Jeanette Winterson’s trapping and cooking of a rabbit has led the author into a heated dispute. Posting an image of the skinned animal on her kitchen counter with the comment “Rabbit ate my parsley. I am eating the rabbit” caused such a furore that she was invited on to BBC Radio 4’s World at One to defend her position. “I’ve had at least 100 tweets a minute since Sunday, I’m deluged with it”, she said.
As Winterson observes of those who have branded her “sick”, the problem seems not to be that she has prepared an animal for the pot, but that she undertook all the stages (capture, slaughter, preparation, cooking) herself. What’s remarkable about this is that the act concerned was once – and not all that long ago – utterly unremarkable.
The way we think about food appears to have completely changed. The plethora of glossy television programmes about cooking elide a key fact: that the regular practice of household cookery, let alone hunter-gathering, continues to decline. (Joanna Blythman’s book Bad Food Britain offers a useful summary of this national malaise.)
There’s an irony here that’s hard to miss. On one hand, food has never been so prominent. It occupies many hours of screen time, including specialist channels, is a burgeoning subject of both academic enquiry and high-end lifestyle publishing, is a frequent topic of media health debates, and is represented by an ever-proliferating variety of information on packages and labels.
On the other hand, consumers are increasingly less likely to buy and prepare primary foodstuffs. Rather, our spending tends to be on products to which the “value” has already been added: ready-meals, sandwiches, meal-deals, “solutions”. Of course, a great deal of effort has been and continues to be expended to ensure this pattern is established. Even taking into account our swelling waistlines, there is a limit to how much we can eat. This makes food a radically different economic proposition than many of the other goods and services we buy.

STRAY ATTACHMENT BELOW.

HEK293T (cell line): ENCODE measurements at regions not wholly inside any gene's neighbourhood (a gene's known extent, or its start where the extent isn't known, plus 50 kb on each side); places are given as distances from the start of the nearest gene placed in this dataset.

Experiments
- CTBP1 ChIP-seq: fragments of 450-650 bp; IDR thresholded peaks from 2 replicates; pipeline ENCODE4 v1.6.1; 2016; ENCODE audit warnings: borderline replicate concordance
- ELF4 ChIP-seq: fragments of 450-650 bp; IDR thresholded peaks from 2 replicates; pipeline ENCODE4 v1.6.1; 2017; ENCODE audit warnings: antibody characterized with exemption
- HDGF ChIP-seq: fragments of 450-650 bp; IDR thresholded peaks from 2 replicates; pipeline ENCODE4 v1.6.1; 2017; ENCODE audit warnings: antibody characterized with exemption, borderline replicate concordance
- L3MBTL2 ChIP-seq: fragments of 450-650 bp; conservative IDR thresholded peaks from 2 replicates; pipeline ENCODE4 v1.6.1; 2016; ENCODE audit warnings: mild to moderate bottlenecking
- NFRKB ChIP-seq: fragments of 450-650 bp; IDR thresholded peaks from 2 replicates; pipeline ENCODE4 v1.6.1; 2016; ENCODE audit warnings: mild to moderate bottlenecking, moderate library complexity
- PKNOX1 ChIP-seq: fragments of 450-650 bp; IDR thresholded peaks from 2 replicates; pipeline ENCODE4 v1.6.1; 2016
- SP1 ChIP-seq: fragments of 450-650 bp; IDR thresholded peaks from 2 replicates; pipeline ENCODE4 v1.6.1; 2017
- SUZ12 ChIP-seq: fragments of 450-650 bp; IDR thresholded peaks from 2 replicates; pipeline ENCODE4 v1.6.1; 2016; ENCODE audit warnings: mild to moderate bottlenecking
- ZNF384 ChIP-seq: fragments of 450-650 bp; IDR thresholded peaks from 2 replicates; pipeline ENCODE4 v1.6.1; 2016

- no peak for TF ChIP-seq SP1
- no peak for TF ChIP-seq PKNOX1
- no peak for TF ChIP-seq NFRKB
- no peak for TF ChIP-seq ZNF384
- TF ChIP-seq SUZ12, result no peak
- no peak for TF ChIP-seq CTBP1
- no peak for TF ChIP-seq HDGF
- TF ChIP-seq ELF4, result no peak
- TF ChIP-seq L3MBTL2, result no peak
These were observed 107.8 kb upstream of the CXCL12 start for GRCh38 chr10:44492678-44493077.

Clothes, entertainment, technology products and property are all routinely purchased in amounts that exceed our capacity to use them. As must-haves, new season’s, latest versions, or investments, they either displace or accumulate alongside their predecessors and generate a fresh profit for those involved in their production and sale. In short, we have more stuff than we’ll ever need and are routinely persuaded to buy more.
Food resists this process. Shortages can increase prices, but, for the Western world at least, over-supply is the norm. So the trick to making real money out of food is to lengthen the route and complicate the stages between farm and consumer.
The Orwellian double-speak of supermarkets and food conglomerates endeavours to convince us that the reverse is true. Advertisements and packaging present us with idealised fields, emphatically non-industrial farms, and selected farmers. In practice, the real profits to be made out of food are achieved by taking the work that might have been conducted in millions of domestic kitchens, supplanting it with factory-scale operations, and charging consumers a premium.
To observe this is not to idealise an earlier era that, as with other forms of labour, certainly involved an element of drudgery, and it’s certainly not to argue for this as gendered work. But it is notable that, alongside the expansion in sales of prepared foods, labour-saving kitchen devices continue to be invented and sold. This clearly speaks not just to a consumerist desire to own more gadgets, but also to a fantasy of actually doing more real cooking.
The most problematic aspect of the steady diminution of household cooking is that its impact is disproportionately felt by the poorest in society. On the face of it, the opportunity to reject prepared foods and adopt an approach based on the transformation of inexpensive raw materials into decent meals at a family level, should be liberating.
But this assumes freedom of choice. In practice, our culinary skills base has been steadily attenuated, poor neighbourhoods are disproportionately over-served by fast-food outlets (as they are by betting shops), and in many places the knowledge and memory of family food is passing out of reach. Winterson’s conversion of her problematic rabbit into an enjoyable dish is precisely an example of a once common, now largely vanished, culinary competence. And, of course, it is now mostly vested in the “haves” of British society – those for who the exercise of these abilities is a pleasure, not a necessity.